Posted by Bionic Mosquito on 2/3/2011 10:37:58 AM
"Fiat money sinks towards its intrinsic value which is zero..."
I am not sure it is appropriate to refer to any asset as having as intrinsic value. Value is subjective. There is no proper or intrinsic value for anything, only a value at which a good will trade. This value will always be subjective, based on the views held by those participating in the market. This value can change regularly, and certainly does. This is true for fiat money, just as it is for gold.
If items had a true intrinsic value, trade would inherently be a win-lose proposition, only occurring because the loser was too dumb to know better. However, in (honest) trade, both parties are winners: a win-win. I value the candy bar; the store keeper values my dollar. We both feel better off after the trade.
Same for gold. The seller of gold for currency certainly finds more value in the currency than the buyer of gold does. Value is subjective, not intrinsic.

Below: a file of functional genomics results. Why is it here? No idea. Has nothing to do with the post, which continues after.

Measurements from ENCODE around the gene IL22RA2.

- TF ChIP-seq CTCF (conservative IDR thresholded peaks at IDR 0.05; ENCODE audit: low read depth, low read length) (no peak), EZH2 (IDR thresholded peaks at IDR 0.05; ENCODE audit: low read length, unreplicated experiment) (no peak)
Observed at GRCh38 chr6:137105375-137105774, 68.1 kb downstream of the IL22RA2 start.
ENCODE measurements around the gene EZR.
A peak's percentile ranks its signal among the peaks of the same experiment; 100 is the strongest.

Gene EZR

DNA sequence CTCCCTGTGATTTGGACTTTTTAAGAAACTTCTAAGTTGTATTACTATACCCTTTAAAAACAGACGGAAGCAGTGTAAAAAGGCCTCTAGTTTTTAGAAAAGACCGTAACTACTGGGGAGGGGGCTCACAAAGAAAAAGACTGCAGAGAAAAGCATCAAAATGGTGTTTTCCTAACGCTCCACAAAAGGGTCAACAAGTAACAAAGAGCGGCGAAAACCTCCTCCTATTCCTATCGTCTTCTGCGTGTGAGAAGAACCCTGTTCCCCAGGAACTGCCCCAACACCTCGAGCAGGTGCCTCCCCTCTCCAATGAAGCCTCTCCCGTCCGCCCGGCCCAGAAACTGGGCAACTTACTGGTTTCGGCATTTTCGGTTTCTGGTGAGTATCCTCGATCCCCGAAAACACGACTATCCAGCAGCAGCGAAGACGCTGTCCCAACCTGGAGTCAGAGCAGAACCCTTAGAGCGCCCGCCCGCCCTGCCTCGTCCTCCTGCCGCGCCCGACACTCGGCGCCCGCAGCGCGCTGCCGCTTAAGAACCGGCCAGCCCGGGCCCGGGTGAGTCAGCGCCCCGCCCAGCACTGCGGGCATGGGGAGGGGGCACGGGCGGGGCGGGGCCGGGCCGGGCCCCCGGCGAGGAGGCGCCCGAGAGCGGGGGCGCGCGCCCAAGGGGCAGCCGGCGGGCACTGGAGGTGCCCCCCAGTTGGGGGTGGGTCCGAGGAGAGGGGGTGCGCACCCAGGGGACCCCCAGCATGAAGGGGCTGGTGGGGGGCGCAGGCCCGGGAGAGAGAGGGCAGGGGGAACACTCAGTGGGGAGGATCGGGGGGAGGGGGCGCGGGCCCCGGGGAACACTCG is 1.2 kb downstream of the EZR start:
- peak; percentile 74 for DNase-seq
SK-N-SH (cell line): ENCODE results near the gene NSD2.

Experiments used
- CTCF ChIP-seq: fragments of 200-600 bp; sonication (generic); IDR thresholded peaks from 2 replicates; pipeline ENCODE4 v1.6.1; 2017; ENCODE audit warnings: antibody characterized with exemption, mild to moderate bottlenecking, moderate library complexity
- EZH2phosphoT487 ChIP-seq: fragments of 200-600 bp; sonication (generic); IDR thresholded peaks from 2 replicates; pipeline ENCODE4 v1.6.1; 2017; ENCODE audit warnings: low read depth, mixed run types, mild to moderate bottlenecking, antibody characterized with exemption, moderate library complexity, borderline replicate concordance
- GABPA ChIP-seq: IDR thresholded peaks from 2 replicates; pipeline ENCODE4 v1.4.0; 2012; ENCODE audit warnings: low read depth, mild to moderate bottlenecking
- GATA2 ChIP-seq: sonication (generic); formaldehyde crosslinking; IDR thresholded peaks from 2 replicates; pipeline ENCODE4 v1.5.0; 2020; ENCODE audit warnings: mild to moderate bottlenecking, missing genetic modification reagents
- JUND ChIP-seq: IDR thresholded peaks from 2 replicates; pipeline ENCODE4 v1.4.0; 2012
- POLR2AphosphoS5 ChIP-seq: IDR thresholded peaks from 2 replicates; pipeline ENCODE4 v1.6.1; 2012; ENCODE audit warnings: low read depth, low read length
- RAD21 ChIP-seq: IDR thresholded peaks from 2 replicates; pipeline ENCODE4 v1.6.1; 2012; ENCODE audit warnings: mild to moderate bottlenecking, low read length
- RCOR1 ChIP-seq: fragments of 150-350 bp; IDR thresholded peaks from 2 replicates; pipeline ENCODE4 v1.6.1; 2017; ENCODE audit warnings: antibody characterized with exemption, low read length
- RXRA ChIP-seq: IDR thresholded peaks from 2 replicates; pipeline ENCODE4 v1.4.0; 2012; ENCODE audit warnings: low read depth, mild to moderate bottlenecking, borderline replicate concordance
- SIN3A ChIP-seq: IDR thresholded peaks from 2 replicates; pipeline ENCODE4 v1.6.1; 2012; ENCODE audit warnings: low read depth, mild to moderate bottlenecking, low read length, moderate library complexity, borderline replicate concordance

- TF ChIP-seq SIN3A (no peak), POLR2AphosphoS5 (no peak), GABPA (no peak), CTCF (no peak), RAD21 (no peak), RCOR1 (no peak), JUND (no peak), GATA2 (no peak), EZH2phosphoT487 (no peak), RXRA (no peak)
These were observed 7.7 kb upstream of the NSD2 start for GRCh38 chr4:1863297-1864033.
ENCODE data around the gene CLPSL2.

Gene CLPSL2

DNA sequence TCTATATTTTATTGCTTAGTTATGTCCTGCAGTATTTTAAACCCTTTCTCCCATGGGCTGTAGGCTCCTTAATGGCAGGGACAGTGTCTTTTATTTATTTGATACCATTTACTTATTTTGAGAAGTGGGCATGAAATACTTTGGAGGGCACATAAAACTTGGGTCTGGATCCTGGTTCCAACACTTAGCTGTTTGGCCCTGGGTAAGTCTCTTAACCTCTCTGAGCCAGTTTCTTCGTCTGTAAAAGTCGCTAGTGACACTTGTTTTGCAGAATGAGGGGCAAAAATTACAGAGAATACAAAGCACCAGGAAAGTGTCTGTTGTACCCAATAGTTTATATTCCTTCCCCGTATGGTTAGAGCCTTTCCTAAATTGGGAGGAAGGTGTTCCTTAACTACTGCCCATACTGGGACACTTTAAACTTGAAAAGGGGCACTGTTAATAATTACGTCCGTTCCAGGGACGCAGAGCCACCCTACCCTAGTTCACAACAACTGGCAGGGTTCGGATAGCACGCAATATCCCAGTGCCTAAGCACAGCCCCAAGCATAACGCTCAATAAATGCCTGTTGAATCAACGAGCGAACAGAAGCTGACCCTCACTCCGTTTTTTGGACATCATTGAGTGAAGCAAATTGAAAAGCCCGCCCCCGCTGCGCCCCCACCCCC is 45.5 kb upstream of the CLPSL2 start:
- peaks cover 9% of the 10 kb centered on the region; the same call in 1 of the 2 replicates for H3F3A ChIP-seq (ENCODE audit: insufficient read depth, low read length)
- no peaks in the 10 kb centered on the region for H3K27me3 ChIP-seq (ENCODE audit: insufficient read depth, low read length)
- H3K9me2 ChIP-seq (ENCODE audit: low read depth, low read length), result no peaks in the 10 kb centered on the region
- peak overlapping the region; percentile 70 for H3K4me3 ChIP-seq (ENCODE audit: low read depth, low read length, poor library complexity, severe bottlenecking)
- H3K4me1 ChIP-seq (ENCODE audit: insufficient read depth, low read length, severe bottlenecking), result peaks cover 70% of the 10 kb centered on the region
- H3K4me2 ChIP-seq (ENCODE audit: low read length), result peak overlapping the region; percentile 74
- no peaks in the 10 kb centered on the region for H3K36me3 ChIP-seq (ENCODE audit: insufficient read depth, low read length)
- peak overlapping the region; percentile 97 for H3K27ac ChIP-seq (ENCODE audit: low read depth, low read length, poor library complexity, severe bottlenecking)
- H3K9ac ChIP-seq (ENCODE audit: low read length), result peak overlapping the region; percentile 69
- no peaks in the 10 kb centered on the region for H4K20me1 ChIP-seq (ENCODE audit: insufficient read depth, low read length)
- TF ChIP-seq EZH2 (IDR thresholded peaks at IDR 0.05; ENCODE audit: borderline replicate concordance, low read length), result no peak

Posted by Bionic Mosquito on 2/3/2011 1:50:14 PM
"Good luck doing anything with your "!!???intrinsically valuable???!!" pieces of paper!!!!!"
Your ignorance comes shining through in your ranting. I just got done saying nothing has intrinsic value, and you offer me good luck with my ""!!???intrinsically valuable???!!" pieces of paper!!!!!"
You ignore my point. Value is subjective. There is no such thing as intrinsic value.
That you or I might favor gold or Lady Gaga memorabilia has nothing to do with it. The fact that some people WOULD choose Lady Gaga over gold to travel through time with only proves the point. Different people value the same thing differently. Different people might prefer one item over another. The same person might value the same thing differently over time.
But you try an experiment. Go out in the desert for two years. You will see no other human being, and have no chance for rescue. You can take either a water truck or a London good bar of gold.
Which do you choose? Do you do so intrinsically or subjectively?